2 Tishrei 5781 / Sunday, September 20, 2020 | Torah Reading: Rosh Hashana
 
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HomeTorah PortionParsha BeamsTazria: The Bond of Body and Soul
 
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Tazria: The Bond of Body and Soul    

Tazria: The Bond of Body and Soul



Why does the Torah instruct an individual with an affliction to be brought before a Kohen, or priest, instead of a doctor? Does this still apply today?

 



"When a leprous affliction will be on a person, he shall be brought to the Kohen..."(Leviticus 13:9).
 
The above passage raises two questions: first, why does the Torah instruct an individual with an affliction to be brought before a Kohen, or priest, instead of a doctor? And second, why must the individual be "brought" to the Kohen; if he's sick, shouldn't he be going on his own accord?
 
During the time of the Holy Temple, Hashem's Divine Presence was revealed, apparent to anyone. Miracles in the Holy Temple were a daily occurrence. No matter how strong Jerusalem's winds were, the pillar of smoke ascending from the altar would go straight up. No matter how many ritual sacrifices were performed on a hot summer day, there was never a fly in the Holy Temple. When a ritual sacrifice was performed properly and accepted on High, one could see the image of a lion in the ascending pillar of smoke; if the sacrifice was faulty, then everyone saw the image of a dog. The Divine Presence made almost no effort to conceal itself.
 
Yet, a climate of such Divine revelation behooved a person to act accordingly. One cannot act in the King's Palace like he acts in the barnyard. As such, any breach of conduct brought swift retribution.
 
The Gemara tells us that the severe ailments of leprous-type afflictions, tzara'at, were the result of slander, bloodshed, false oaths, sexual immorality, pride, stealing and egotism (see Arachin 16a). At the time of the Holy Temple, if a person suffered from such an affliction, no doctor and no medication would relieve or cure him unless he first uprooted the root-cause of his sickness. To do so, the sick person had to see a Kohen in the Holy Temple. The "Chofetz Chaim" explains in "Shmirat Halashon" that the Kohanim knew how to speak to the heart of the sick person, elicit a confession and encourage the person to repent (see Shaar Hazechira, ch. 6). The sick person would repent, undergo a seven-day purification process, bring a sin-offering to the Holy Temple on the eighth day, and he'd be cured! The Torah therefore sends the afflicted individual to the Kohen rather than to a physician.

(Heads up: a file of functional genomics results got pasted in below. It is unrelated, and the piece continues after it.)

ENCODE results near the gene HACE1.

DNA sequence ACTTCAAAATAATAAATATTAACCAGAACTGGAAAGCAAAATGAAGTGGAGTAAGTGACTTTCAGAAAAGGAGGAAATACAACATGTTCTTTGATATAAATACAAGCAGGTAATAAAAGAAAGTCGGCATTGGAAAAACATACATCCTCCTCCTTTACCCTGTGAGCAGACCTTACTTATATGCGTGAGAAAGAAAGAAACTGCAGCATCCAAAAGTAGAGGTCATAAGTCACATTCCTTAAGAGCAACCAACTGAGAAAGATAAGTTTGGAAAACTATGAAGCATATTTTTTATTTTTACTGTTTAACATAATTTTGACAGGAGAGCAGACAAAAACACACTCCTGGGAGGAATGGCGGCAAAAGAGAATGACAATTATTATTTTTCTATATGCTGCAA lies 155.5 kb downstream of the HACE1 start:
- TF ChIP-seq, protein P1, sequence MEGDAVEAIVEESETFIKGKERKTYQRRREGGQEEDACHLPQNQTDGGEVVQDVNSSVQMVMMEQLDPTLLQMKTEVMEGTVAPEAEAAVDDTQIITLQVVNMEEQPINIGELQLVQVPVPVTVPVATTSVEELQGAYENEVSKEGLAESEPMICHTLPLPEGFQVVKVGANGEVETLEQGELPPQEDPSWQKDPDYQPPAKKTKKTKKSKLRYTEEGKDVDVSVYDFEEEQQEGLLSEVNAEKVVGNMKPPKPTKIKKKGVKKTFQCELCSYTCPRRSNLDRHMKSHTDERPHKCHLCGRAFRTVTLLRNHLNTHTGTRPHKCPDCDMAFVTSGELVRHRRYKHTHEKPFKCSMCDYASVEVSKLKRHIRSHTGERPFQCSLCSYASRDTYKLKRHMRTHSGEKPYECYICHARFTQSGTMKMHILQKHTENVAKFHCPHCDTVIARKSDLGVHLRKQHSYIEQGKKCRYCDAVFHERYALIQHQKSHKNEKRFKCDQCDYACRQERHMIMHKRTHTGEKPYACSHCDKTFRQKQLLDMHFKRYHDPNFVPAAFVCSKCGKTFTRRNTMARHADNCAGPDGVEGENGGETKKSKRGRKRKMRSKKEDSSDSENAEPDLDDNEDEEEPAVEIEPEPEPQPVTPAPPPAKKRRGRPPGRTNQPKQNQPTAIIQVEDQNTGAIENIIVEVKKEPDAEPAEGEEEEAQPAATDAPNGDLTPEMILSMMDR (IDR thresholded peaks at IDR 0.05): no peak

The holy Alshech reminds us that the Kohen did not cure the person; in essence, the person cured himself by making teshuva and sincerely repenting for his misdeed(s). Yet, the Kohen is the one who brought the sick person to do the true self-assessment that led to the subsequent teshuva and healing. So we ask ourselves, if the Kohen was so effective in initiating a cure, why didn't the individual go to the Kohen on his own accord? Why did he have to be "brought" to the Kohen?
 
Rebbe Nachman of Breslev explains that sexual immorality and arrogance are the root causes of most of a person's troubles in life. These are also two of the main causes of leprous afflictions, as stated in the above-mentioned Gemara in tractate Arachin. The common denominator between the sexually immoral person and the arrogant person is that they don't want to hear advice from anyone; they want to do as they please. Arrogance is also highly related to those who slander others and speak with evil tongues. Therefore, when afflicted, they must be dragged to the Kohen, for they won't want to go on their own accord.
 
Do we still have this phenomenon today?
 
The 613 parts of the body correspond to the 613 commandments of Torah. As the famed Kabbalist Rabbi Elazar Azikri (1533-1600) wrote in his classic book "Sefer Charedim", an affliction in a certain part of the body indicates faulty observance or a transgression of its corresponding commandment. Although a person who speaks slander is not immediately afflicted with a leprous ailment as in the times of the Holy Temple, physical affliction is certainly a message from Above for a person to do some serious soul-searching and consequent teshuva. And, if he can't identify on his own why he is suffering, he should see a true tzaddik - a pious and righteous individual who can help him rectify. Rebbe Natan of Breslev writes repeatedly in Likutei Halachot that in these times, the tzaddik and righteous spiritual guide is just like the Kohen of the Holy Temple.
 
The body and the soul are one; therefore, any medical treatment can only be effective if a person treats the blemish to his soul that corresponds to the affliction to his body.
 
A connection to a true tzaddik is so very important for an individual's spiritual health. Therefore, even in contemporary times, when a person doesn't willfully establish a connection with a tzaddik, Hashem gives him a "reason" to seek the tzaddik's blessing and guidance. Don't wait until you're sick; see the tzaddik while you're healthy, and Hashem should help you stay healthy always, amen!
 
 





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